While the sudden appearance of depository streaks thrilled many scientists, others began to question the flash-flood theory. Further analysis of at least one of the gullies suggested that its shape didn't match the way fast-moving water flows. The deposits' fingerlike shape suggested something granular and dry, like fine-grained sand, rushed through the valley [source: Lovett].
However, the shape of the gullies doesn't completely discount the possibility that there was liquid water involved. Even if the gullies were carved by sand, wet conditions could have initiated the landslide or a small amount of water could have mixed with dirt and sand to form slurry [source: Lovett].
The images that first got scientists speculating came from the High Resolution Imaging Science Experiment (HiRISE), a camera that can capture minute landscape details and geologic structures. It's one of six instruments that make up the Mars Reconnaissance Orbiter, which was launched with the mission to hunt for evidence of water. Scientists hope the mission will also clarify the climate and geology of the planet, but the orbiter's scientific payload focuses squarely on H20.
By now, you've probably gathered that the orbiter isn't looking for some stray puddles or some body of water that scientists missed on previous surveys of the planet. Instead, the orbiter's cameras and spectrometers are searching for mineral deposits left by water. A sounder uses radar to find underground liquid reserves. Other cameras monitor clouds and dust storms. All the information from the Mars Reconnaissance Orbiter is relayed back to Earth through X-band and Ka-band radio waves that are picked up by the Deep Space Network antenna in Canberra, Australia.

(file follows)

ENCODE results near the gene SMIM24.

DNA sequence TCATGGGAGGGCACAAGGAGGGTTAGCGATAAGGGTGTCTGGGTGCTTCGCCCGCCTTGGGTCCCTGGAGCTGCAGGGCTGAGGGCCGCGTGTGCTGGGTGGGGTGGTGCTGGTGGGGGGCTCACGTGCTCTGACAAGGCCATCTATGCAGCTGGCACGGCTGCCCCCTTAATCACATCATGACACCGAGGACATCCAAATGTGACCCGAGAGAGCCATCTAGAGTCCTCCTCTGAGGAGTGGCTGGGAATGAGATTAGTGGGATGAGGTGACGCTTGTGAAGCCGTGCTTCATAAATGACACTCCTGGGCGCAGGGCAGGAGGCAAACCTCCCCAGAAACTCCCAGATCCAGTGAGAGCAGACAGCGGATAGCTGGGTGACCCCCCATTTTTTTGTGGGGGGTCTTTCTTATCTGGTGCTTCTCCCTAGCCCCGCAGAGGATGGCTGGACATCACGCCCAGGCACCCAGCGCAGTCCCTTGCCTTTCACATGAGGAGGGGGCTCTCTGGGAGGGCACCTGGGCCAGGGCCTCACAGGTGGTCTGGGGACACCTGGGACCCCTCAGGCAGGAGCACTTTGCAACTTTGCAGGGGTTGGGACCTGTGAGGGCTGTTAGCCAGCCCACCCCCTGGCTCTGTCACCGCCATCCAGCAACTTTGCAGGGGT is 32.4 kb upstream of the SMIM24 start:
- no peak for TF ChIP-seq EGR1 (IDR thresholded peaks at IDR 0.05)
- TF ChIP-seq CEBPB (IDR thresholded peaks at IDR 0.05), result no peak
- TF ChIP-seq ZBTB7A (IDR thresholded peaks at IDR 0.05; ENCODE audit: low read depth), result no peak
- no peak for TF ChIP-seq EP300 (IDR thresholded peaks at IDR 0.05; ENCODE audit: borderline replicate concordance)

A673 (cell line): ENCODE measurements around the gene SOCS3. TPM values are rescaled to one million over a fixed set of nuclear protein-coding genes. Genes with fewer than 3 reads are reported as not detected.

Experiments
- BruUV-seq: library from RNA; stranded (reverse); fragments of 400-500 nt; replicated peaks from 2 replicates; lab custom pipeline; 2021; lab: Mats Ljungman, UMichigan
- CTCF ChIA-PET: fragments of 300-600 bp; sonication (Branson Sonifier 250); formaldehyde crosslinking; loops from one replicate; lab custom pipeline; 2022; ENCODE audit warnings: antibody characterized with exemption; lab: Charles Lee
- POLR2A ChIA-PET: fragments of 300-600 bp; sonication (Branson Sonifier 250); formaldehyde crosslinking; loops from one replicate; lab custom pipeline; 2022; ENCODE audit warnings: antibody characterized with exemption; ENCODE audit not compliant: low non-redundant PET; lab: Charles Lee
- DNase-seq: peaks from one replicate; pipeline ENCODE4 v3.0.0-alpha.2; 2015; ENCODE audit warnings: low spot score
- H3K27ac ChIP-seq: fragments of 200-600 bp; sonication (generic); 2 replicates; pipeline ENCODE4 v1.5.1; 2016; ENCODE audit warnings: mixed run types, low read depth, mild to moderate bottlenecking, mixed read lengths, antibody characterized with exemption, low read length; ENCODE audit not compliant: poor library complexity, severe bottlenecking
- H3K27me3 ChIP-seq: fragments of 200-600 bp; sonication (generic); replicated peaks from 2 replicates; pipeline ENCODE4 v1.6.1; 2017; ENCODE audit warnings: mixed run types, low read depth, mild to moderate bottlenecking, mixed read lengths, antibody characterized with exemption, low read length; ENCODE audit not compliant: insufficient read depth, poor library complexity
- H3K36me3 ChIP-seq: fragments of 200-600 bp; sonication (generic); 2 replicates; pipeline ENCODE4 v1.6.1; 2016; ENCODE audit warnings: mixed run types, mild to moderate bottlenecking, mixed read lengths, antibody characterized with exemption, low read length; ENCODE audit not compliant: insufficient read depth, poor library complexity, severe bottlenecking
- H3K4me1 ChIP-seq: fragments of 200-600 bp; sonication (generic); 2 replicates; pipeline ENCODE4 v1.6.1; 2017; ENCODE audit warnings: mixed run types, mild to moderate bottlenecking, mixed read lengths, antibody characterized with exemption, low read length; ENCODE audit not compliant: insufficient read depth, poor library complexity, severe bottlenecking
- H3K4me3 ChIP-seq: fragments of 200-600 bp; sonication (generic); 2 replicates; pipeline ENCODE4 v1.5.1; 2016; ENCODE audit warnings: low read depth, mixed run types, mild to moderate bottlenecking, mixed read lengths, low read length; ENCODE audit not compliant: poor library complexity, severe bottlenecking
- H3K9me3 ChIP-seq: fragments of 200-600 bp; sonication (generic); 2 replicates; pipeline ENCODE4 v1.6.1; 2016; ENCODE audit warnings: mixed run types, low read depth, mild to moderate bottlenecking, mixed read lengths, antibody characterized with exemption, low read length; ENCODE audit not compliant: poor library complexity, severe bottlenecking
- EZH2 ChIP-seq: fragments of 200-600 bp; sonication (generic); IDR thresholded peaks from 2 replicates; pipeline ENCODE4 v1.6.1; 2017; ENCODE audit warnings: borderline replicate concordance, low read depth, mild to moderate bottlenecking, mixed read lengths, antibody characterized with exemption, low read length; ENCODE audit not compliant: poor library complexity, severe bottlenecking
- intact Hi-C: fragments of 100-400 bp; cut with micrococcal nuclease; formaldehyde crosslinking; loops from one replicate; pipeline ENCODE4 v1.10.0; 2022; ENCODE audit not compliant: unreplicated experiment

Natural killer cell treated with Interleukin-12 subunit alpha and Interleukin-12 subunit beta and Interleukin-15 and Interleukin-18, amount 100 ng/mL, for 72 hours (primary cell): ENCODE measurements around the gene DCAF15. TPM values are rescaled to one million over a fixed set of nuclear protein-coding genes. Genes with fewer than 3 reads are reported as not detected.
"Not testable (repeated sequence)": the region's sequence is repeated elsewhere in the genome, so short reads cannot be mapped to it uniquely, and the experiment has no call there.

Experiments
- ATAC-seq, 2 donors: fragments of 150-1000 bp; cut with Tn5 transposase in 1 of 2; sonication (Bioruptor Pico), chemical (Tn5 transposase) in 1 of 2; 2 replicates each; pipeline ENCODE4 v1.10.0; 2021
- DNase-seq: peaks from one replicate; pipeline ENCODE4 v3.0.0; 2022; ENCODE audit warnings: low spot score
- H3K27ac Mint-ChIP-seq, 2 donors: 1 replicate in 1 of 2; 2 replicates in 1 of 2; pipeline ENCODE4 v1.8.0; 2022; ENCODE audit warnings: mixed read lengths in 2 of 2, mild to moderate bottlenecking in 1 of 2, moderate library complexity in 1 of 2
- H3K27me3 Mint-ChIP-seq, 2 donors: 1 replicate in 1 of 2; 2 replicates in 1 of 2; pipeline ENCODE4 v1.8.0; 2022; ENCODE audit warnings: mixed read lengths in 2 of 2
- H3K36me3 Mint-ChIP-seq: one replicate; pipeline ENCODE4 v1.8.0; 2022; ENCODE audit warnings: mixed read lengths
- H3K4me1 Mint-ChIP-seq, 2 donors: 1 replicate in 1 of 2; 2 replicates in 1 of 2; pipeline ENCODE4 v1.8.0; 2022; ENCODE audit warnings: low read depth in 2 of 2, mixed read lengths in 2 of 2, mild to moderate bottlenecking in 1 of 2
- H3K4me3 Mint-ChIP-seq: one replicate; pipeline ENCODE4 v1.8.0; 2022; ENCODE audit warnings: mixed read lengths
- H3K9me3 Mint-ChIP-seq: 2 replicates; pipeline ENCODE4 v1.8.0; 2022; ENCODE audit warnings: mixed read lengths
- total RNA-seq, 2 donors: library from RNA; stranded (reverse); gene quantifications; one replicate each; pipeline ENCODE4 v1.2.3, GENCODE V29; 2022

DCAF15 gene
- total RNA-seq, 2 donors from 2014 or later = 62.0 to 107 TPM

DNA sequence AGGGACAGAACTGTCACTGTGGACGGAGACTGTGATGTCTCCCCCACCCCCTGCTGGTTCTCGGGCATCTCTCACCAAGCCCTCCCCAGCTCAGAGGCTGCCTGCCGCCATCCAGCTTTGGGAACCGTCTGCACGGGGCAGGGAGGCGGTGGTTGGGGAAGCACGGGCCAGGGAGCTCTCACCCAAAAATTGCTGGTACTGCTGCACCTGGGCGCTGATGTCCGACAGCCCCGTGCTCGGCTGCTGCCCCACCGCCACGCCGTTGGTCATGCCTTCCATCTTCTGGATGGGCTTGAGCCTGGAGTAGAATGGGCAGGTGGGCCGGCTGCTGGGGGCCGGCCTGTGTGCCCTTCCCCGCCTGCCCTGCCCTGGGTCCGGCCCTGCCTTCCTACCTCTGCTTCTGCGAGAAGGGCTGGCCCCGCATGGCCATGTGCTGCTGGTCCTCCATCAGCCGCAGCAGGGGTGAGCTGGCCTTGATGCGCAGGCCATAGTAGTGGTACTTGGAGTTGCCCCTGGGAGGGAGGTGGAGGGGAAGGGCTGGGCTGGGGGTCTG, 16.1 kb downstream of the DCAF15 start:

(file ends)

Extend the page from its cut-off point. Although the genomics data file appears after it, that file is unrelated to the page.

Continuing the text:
In the past, orbiting spacecraft have observed two groups of hydrated minerals on Mars: phyllosilicates, which formed 3.5 billion years ago when Martian water encountered rock, and hydrated sulfates, which formed 3 billion years ago due to evaporation. In 2008, however, the Mars Reconnaissance Orbiter discovered new hydrated minerals on the red planet in the form of hydrated silica, also known as opal. These newly discovered minerals formed when water was exposed to areas affected by meteorites or volcanic activity. These findings have shaved a billion years off previous estimates, indicating that Mars may have had liquid water as recently as 2 billion years ago.
The orbiter also returned evidence of clay mineral deposits that only could have formed due to rock-fracture plumbing and water altering the landscape in early Martian history. Scientists think that flowing Martian groundwater formed these crevices in the planet's distant past.
The Mars Reconnaissance Orbiter wasn't the only spy on the red planet over the last year. While the orbiter examined Mars from space, the Phoenix Mars Lander entered the planet's atmosphere to scope out conditions on the ground.